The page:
And out of all of this I concluded that there was only one way to tell my story of this war.
It would be the story of a farm horse sold to the British cavalry and taken off to France.
The horse would be captured in the first cavalry charge of the war, and then used by the Germans to pull ambulances and guns, and he would winter on a French farm.
So this horse (I called him Joey after a foal we had on the farm) would witness the war on all sides, get to know Tommy and Fritz, and a French farming family, all of them enduring the horror of it, the pity of it.
It would be the horse's-eye view of the war, and best told by the horse himself.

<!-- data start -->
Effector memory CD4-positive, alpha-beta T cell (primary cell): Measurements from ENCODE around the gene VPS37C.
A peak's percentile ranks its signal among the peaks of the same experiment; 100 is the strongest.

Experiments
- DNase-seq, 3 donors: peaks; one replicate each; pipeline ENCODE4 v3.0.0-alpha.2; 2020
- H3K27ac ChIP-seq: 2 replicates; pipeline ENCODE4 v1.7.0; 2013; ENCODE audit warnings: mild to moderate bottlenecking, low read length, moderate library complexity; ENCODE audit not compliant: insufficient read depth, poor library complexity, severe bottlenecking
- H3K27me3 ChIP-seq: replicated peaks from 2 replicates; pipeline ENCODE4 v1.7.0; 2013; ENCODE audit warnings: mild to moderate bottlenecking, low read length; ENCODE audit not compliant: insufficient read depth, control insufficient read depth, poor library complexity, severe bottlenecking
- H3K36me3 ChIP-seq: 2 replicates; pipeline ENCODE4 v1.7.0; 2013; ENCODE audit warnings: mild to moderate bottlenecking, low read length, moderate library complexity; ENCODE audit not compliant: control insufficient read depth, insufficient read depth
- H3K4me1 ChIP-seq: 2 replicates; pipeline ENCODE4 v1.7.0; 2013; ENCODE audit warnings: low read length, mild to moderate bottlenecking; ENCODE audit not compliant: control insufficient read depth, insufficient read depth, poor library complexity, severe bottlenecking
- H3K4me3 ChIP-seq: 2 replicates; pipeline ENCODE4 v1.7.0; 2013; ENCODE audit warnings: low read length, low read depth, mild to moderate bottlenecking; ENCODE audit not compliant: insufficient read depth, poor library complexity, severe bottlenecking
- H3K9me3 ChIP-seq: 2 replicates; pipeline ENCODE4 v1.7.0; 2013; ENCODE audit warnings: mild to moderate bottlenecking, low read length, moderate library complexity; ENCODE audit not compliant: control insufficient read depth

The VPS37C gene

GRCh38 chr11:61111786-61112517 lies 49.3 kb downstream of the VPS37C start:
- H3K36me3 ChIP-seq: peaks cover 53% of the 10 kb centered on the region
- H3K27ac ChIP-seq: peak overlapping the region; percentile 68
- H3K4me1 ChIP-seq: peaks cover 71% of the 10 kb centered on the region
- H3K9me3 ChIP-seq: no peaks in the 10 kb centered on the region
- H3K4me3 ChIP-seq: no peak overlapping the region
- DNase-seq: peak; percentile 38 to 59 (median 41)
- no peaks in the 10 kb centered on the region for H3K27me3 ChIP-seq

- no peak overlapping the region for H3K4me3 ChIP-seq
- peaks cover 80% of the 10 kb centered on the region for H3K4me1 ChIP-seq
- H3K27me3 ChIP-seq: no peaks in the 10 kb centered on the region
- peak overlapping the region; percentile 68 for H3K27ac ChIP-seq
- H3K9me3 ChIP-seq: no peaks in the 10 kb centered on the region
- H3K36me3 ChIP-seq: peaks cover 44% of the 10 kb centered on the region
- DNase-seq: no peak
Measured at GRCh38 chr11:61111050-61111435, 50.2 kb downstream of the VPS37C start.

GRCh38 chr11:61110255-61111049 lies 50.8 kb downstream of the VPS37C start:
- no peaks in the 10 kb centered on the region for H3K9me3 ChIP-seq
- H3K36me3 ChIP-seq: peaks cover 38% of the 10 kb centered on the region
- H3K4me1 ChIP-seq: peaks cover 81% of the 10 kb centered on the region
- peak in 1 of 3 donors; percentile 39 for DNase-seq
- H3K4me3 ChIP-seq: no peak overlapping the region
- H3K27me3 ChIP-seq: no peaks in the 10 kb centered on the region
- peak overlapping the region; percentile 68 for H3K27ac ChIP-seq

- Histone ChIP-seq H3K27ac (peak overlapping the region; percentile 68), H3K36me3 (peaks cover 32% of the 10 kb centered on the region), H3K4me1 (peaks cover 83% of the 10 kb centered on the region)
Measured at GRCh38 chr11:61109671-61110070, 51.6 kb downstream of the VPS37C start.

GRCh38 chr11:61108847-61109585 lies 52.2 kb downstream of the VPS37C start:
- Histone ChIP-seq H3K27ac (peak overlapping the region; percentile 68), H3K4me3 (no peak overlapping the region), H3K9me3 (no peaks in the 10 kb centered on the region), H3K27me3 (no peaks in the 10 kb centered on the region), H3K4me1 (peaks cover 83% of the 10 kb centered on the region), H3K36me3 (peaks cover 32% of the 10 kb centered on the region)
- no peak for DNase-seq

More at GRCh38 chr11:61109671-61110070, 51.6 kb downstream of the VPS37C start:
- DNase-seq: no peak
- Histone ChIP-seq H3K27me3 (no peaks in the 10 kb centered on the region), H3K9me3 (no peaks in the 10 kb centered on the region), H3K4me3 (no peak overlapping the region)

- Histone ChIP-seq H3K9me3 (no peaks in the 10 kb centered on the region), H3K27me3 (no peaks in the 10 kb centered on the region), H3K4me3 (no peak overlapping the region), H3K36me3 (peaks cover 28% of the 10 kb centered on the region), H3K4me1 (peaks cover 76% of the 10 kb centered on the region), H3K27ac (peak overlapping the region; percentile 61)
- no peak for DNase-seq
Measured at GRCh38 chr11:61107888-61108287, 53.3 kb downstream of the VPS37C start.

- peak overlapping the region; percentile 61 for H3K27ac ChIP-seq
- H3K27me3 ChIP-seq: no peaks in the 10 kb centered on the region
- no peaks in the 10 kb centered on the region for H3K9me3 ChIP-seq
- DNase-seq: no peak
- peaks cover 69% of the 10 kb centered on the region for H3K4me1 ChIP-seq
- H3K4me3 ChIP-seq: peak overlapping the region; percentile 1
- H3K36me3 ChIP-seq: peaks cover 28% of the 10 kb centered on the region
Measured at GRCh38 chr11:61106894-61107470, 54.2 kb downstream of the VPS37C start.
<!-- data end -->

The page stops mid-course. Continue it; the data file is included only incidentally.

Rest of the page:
Here was my greatest anxiety. For this to work, the reader would have to suspend disbelief instantly.
Get it wrong and it simply wouldn't work.
I had to believe not in the notion that horses could talk or write, of course, but that there could be real empathy between horse and man.
I remembered from Captain Budgett how attached the soldiers had become to their horses, how they had confided in them and would talk to them as best friends.
AH the trouble with you lot is you ain't CAVALRY